Construction and testing of CRISPR-Cas9 constructs for the resistance of cassava to cassava mosaic viruses

Cassava (Manihot esculenta Crantz) has been used as a staple food in many nations. As of 2016, over 800 million people depended on cassava as their staple food. No doubt, cassava is amongst the most important crops in Africa because it is drought tolerance and produces high starch. However, cassava mosaic virus is known to cause unbearable yield loss in cassava starch. Every year, millions of US dollars are spent in central and east Africa trying to manage, prevent and control the spread of the cassava mosaic virus.

My idea for sustainable crop protection involves the use of molecular tools to find unknown strains of cassava mosaic virus which are affecting cassava in sub-Saharan region, particularly in Zimbabwe, and use CRISPR-Cas9 gene manipulating tool to create a viral resistant cassava plant. CRISPR, together with CRISPR associated endonucleases (Cas9), function as an adaptive immune system for bacteria and archea. In bacteria and archea, CRISPR guide the Cas9 endonuclease to target specific nucleic acids of bacteriophages based on sequence complementarity and cas9 will induce a double strand break on the viral DNA, rendering it ineffective. The objective of our (me and my supervisor) project is to try and imitate the same CRISPR-Cas9 process in plants for crop protection against invading virus.

Specific aims of the project involves

  1. The extraction and sequencing of DNA from infected cassava leaves
  2. Use these sequences to create a range of CRISPR/Cas9-sgRNA constructs which targets very important regions on cassava mosaic virus DNA, regions such as the origin of replication, Rep gene and movement protein gene, to induce double strand breaks on CMV DNA
  3. Transiently express these constructs in Nicotiana benthamiana (our model plant) which is infected with cassava mosaic virus
  4. Determine the effect of the CRISPR/Cas9 constructs on the replicating virus in infected plants (using quantitative PCR).

If these constructs are put in a cassava mosaic virus-infected plant, they should chop up the cassava mosaic virus DNA in the plant and mutate it, hence the plant will bloom and grow because the viral genes will have been made non-functional. As a result, high starch content will be obtained from these resistant plants. If the project is successful, farmers will enjoy the benefit of growing crops in virus infected areas since the presence of the virus will not do anything to these resistant plants.

This project will have an economic impact in the sense that our farmers will no longer be needing pesticides or insecticides to kill viral hosts (Bemisia tabaci) since the presence of the virus will do nothing to the plants. This will save money and hence increase farmer`s profits. This technique, if used by other scientist, can improve crop protection of many important crops such as maize and rice. Another advantage is that since no chemicals will be used to spray the plants trying to control cassava mosaic disease, land pollution by chemicals will be greatly reduced so we can keep our environment clean and friendly.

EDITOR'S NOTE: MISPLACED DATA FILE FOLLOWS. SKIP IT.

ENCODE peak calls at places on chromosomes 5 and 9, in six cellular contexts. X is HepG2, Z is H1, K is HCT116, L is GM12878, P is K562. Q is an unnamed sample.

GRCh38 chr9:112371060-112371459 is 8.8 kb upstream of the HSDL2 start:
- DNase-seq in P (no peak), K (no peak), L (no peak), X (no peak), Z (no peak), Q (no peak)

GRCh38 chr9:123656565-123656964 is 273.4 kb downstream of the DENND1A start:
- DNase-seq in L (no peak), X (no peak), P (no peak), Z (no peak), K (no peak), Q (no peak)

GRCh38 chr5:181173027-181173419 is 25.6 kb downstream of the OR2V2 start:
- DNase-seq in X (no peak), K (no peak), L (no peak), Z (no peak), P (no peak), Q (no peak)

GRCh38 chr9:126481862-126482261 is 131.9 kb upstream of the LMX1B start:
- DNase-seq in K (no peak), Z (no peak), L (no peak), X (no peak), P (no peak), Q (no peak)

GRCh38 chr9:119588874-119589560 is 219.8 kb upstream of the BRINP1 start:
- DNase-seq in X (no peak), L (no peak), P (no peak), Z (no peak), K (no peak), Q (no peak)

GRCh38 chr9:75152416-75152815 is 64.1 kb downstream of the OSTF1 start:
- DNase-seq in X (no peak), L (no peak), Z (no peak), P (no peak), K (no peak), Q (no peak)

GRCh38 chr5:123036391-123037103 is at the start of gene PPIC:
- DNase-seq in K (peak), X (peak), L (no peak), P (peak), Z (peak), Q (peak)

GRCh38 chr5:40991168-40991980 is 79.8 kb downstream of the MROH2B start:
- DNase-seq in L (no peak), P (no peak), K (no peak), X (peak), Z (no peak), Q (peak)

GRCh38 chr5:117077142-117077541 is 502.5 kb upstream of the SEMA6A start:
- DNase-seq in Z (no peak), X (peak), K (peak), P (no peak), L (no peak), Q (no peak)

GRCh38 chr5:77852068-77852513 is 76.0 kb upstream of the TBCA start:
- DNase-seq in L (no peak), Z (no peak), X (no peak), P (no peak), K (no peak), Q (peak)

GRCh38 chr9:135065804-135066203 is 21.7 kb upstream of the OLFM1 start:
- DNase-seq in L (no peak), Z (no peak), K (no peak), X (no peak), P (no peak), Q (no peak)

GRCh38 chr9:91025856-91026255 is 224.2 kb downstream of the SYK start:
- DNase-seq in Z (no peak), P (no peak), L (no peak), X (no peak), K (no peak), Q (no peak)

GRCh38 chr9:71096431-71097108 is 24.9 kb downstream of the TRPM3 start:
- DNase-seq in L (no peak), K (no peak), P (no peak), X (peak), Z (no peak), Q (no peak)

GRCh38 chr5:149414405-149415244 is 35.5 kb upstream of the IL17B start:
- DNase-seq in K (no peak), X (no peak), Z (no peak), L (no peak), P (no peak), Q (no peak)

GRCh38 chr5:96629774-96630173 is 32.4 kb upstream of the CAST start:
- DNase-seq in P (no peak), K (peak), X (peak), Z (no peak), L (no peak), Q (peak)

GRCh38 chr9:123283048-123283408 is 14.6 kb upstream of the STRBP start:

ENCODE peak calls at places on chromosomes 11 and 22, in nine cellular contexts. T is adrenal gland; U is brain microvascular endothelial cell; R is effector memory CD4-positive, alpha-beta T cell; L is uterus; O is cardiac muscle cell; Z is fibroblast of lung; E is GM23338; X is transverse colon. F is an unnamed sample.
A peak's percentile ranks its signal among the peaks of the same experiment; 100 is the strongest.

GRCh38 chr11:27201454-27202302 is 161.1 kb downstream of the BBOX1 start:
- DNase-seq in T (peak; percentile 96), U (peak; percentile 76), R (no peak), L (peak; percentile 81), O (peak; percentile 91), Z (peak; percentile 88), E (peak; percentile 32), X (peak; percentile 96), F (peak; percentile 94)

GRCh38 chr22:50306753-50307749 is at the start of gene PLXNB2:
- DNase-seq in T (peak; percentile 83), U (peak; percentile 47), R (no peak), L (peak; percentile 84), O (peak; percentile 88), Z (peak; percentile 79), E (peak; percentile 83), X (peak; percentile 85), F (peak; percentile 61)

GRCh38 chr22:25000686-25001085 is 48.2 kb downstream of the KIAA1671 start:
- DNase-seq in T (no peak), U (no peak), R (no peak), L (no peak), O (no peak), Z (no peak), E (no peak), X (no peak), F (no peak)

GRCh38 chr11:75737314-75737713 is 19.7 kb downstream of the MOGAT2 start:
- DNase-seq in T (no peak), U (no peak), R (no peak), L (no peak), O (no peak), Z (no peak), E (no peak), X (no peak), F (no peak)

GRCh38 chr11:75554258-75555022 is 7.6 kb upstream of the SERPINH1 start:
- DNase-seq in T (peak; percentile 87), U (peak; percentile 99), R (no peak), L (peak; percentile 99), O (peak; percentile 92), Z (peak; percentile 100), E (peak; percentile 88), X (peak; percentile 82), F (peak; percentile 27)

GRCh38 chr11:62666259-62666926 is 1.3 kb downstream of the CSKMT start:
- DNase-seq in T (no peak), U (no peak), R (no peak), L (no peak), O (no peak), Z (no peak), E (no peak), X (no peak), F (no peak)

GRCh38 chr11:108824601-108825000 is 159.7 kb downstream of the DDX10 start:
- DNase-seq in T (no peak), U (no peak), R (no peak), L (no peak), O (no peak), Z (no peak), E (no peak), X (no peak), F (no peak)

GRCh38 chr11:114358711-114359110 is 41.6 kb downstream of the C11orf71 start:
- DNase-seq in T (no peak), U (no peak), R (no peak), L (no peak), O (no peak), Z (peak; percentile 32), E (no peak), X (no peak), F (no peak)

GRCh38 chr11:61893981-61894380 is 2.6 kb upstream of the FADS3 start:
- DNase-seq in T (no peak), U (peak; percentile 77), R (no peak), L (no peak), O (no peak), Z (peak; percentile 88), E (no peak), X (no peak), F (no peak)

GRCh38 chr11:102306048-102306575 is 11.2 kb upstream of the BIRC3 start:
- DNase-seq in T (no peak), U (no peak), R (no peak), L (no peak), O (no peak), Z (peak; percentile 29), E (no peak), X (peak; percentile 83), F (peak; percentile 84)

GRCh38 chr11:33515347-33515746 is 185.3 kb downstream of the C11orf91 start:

So far we have made big progress in this project. We have managed to extract DNA from infected plants and sequenced it using a minION from Oxford Nanopore technologies. Sequenced viral DNA was used to create a range of guide RNA for CRISPR-Cas9 constructs which targets hairpin, intergenic region, Rep protein gene and Rep enhancer gene on DNA A of cassava mosaic virus. As I write this document, we have sent these guide RNA for synthesis in South Africa.  We have also planted plants in our Lab which are waiting to be inoculated with the virus.

This project will have a very big positive social impact on the general population. Also, if we manage to protect cassava plants from cassava mosaic viruses, we can eradicate malnutrition in underdeveloped and developing countries because high starch content will be obtained per unit area with these resistant plants.

If there is anything I am passionate about, is to see the world happy. No doubt, one of the biggest source of happiness for every parent or any president in this world is to be able to put enough food on the table. But because of these plant viruses, we face many challenges in crop protection every time. What motivates me to do this project is that feeling of knowing that I am playing my role as a citizen of this world to provide healthy plants to the community for better health of other citizens. With my position as a scientist, protecting crops from viruses will result in increase in yield. Africa is failing to produce enough food for its citizens. One of the reason being the failure of farmers to protect their plants from viruses. This reason has motivated me to be that one person standing in place of farmers to protect their crops from viruses. Of course, I want to be an N-GAGE winner, so that I can continue pursuing this project and be able to network with other expects in this field of molecular biotechnology to obtain valuable ideas in crop protection. You can also check the other program for plant protection I attended on this link https://www.youtube.com/watch?v=_o64Sq5naeI&t=80s

Tapiwa Nyakauru, Zimbabwe

65 comments

  1. Brilliant presentation of noble intentions. Just one note … it is going to be GM-cassava variety, because you need that DNA construct to be present in every cell of the plant and to be expressed to fight with virus DNA. And as alternative to CRISPR, The Plan B, I would like to suggest more classical, traditional approach to creation of viral-resistant plants. Inhibitory small RNAs. It can be your back-up if CRISPR fails to deliver stable reproducible results.

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